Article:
THE strategic coastal enclave of Walvis Bay, a 30-square-mile area sandwiched between the Atlantic Ocean and the Namib Desert, passed from South African to Namibia at midnight this morning, giving Namibia control of the only deep-water port on its coastline. The switchover completes the process of Nambia's independence from South Africa.
The Namibian independence agreement was the result of a complicated series of negotiations between South Africa, Angola, and Cuba sponsored by the former superpowers in the region - the United States and the former Soviet Union.
South Africa agreed to Namibian independence in return for the withdrawal of the Cuban troops assisting pro-government forces in Namibia and the withdrawal of bases of the African National Congress (ANC), the main group fighting white rule in South Africa, from Angolan soil. At the center of the agreement was a UN-supervised election in March 1990.
The South African flag was lowered for the last time at Walvis Bay at midnight this morning following a handing-over ceremony attended by several African heads of state, including Zimbabwean President Robert Mugabe, Tanzania's President Ali Hassan Mwinyi, and Ghanaian President Jerry Rawlings. South African President Frederik de Klerk and ANC President Nelson Mandela sent senior officials to represent them.
South Africa has claimed historical ownership of Walvis Bay, which was annexed by the British 115 years ago, since it was handed to South Africa in 1910 as an inheritance of South Africa's colonial past. When Namibia, a former German colony, won its independence in 1990, the Pretoria government agreed to negotiate a system of joint administration of the Walvis Bay port.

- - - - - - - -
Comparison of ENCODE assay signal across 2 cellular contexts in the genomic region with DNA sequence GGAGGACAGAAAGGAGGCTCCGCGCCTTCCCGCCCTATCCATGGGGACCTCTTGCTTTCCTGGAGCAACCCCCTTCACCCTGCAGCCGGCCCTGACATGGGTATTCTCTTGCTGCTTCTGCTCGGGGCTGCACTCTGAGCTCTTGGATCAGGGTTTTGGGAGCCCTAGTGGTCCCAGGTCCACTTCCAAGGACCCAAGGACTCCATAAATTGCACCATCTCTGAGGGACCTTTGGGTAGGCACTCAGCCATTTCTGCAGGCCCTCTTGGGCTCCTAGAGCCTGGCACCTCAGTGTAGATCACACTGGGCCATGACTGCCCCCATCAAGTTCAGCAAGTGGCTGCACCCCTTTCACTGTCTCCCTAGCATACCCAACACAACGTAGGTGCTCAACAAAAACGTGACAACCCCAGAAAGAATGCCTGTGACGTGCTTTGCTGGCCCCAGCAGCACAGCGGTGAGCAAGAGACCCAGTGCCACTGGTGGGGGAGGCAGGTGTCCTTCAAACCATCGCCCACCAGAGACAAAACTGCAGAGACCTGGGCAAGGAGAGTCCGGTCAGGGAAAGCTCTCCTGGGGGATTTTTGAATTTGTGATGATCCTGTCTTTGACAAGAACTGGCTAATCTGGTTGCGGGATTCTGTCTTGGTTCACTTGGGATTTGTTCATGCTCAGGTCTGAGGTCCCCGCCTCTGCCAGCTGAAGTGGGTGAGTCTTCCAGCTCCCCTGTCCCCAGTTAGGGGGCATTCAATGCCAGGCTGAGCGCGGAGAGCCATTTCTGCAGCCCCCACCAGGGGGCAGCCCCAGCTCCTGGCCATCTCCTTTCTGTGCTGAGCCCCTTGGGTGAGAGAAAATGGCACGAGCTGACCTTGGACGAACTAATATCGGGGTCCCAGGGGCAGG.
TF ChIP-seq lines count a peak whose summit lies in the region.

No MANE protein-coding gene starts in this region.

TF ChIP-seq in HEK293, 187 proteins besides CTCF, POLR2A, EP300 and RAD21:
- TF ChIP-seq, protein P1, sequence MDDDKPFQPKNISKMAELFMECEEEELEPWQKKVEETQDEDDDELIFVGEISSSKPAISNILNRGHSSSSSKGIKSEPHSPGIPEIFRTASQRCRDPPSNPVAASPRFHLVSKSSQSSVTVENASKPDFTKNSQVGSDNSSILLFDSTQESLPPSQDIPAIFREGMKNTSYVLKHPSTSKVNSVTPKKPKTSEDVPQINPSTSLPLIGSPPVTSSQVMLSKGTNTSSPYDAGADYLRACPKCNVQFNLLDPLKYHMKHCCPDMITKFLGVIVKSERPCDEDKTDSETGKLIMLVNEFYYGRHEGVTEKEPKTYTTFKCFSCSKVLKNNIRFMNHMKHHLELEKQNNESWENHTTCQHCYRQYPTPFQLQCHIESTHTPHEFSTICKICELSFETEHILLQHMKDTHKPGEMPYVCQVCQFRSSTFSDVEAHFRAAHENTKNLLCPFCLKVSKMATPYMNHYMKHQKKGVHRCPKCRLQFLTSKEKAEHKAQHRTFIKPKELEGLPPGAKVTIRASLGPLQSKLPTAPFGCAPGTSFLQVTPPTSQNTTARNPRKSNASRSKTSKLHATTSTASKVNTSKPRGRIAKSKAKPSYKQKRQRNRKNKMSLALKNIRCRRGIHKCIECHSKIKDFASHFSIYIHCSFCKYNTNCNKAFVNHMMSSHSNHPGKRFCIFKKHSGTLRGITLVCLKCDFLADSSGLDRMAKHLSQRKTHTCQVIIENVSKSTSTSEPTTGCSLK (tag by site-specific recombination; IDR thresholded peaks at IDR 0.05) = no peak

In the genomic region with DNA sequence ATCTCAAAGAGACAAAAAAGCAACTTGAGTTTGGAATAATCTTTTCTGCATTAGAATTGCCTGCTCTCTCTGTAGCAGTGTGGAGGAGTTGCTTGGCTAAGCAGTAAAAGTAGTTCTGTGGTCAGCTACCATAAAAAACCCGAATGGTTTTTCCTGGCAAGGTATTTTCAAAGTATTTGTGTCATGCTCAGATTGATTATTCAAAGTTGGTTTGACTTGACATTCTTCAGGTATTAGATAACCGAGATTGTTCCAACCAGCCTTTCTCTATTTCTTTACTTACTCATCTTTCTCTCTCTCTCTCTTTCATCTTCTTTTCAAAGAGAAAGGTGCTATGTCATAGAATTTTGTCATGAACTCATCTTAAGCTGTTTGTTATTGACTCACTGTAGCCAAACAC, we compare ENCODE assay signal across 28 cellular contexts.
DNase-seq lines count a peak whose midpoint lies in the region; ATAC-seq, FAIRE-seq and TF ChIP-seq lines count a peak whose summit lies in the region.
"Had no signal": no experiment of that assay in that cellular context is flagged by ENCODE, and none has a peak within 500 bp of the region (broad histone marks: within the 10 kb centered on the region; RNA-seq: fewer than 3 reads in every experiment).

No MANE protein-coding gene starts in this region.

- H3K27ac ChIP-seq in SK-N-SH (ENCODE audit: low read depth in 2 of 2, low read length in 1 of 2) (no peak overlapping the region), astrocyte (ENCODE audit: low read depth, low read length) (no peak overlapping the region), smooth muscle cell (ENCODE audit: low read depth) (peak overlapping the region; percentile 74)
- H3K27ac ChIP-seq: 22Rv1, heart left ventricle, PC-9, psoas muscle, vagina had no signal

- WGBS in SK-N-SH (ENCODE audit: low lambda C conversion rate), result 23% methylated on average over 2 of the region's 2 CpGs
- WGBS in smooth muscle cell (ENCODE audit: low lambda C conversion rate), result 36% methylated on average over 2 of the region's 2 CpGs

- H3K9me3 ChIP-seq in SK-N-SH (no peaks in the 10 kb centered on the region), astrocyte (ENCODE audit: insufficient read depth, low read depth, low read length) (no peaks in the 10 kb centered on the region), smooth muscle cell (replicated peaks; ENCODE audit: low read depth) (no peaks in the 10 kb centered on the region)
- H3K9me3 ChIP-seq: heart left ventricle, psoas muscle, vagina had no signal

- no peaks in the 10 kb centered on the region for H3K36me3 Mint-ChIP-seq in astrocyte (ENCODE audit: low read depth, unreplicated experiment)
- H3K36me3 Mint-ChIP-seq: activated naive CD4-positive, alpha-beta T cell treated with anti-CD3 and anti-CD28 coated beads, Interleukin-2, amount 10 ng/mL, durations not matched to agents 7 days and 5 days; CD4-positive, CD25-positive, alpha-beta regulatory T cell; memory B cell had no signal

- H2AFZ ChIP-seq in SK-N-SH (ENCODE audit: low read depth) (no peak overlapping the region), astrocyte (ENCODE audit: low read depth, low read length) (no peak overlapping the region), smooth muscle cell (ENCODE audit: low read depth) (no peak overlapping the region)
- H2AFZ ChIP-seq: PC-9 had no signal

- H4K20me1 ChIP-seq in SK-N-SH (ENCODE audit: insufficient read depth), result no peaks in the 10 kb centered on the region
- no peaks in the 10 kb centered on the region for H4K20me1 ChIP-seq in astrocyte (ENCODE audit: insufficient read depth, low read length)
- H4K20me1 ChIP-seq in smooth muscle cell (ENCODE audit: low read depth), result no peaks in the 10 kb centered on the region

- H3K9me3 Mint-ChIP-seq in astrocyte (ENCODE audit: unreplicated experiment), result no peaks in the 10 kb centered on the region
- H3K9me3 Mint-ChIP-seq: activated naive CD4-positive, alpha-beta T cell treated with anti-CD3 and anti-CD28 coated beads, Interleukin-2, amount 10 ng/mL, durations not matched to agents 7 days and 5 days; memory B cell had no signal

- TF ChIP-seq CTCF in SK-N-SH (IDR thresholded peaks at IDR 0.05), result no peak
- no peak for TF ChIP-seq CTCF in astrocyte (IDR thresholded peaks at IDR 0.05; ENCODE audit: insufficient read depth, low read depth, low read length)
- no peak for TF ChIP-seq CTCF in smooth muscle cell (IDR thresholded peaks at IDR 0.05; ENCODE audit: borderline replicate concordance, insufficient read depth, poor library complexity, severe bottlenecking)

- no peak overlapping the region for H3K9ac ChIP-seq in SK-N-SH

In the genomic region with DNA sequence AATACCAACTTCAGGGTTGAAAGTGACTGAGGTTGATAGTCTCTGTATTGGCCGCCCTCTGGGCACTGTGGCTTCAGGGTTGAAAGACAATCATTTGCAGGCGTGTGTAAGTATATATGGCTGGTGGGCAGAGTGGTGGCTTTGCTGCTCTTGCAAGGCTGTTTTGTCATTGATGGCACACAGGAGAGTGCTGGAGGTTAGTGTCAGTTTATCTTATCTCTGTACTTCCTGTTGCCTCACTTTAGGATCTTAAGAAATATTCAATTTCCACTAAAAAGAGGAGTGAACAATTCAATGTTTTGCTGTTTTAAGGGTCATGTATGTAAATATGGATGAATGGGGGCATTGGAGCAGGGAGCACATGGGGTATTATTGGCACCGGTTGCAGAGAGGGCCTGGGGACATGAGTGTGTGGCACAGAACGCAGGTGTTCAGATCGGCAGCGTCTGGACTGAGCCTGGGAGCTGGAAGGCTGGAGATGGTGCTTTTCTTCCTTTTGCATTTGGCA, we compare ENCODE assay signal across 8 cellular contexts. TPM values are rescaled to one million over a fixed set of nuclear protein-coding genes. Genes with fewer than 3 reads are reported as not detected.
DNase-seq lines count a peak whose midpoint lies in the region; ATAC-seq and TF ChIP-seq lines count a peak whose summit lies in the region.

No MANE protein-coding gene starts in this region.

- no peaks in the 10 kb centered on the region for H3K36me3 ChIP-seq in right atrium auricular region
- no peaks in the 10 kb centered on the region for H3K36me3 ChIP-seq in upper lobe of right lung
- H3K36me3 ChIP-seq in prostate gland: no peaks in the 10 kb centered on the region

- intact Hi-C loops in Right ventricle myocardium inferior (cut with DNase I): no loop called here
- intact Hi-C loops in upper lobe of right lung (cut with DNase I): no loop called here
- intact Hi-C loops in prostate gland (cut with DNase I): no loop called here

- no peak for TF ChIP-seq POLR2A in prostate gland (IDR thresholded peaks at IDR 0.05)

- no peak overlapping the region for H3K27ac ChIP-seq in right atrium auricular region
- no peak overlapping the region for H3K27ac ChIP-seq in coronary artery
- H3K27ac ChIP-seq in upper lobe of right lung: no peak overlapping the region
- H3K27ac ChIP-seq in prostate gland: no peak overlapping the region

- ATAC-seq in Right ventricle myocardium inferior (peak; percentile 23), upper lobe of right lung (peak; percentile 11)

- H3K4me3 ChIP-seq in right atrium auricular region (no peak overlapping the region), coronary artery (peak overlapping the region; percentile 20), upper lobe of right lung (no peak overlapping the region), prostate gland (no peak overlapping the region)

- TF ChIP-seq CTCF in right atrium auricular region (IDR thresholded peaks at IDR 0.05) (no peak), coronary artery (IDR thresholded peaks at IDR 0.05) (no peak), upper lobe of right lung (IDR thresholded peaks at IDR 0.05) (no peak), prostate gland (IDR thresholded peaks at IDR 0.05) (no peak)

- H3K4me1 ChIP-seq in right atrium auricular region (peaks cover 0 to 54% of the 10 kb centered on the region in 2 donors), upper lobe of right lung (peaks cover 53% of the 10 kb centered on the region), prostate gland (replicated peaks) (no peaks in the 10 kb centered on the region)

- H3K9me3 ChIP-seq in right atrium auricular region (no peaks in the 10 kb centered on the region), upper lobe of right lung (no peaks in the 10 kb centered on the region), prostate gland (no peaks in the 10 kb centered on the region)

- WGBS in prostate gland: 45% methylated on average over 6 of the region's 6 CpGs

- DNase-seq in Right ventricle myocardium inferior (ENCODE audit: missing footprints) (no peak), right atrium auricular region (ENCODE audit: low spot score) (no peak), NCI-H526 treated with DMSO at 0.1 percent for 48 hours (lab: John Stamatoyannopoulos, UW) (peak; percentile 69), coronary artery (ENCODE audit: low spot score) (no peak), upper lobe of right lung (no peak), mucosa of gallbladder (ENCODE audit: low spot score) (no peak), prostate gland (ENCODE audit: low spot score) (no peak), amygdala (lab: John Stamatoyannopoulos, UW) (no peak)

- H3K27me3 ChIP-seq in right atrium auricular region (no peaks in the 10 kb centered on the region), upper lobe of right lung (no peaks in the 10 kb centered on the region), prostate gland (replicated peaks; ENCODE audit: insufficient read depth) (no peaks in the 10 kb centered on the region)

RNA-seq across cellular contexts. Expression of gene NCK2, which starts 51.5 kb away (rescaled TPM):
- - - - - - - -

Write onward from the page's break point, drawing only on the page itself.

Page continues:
For Namibians, continued South African ownership of Walvis Bay was an uncomfortable reminder of Namibia's economic dependence on South Africa and its lack of a functional port. Last April, when South Africa's multiparty negotiations over a nonracial constitution began in earnest, ANC negotiators forced the ruling National Party government to relinquish control over the enclave sooner than it had intended.
A strategic air and sea base in several regional and global conflicts, Walvis Bay ceased to be of vital importance to South Africa once Cuban forces withdrew from the region.
South African air and naval facilities at Walvis Bay acted as a deterrent to the former Soviet Union and Cuba in the cold-war conflict in Angola, which drew in South African forces on the side of Angolan rebel leader Jonas Savimbi.
Military analysts say that the capacity of South African forces to cut off Cuban supply routes from Walvis Bay played a key role in their decision to back a negotiated settlement.
``The South African presence in Walvis Bay is of reduced military significance now,'' said South African Defense Minister Kobie Coetsee, acknowledging the role it had played in bringing South Africa's military forces closer to the Angolan war-zone.
Walvis Bay played a role in the defeat of German Forces in South West Africa (Namibia) in 1915. In World War II, the desert port played a key role in allied efforts to counter the German submarine threat and prevent the Germans form establishing a submarine base on the Namibian coastline.
``Walvis Bay's importance has mainly been its negative strategic value,'' says Prof. Deon Fourie of the University of South Africa's Strategic Studies department. ``It would ... have been a very useful place for the Soviet Navy during the cold war.''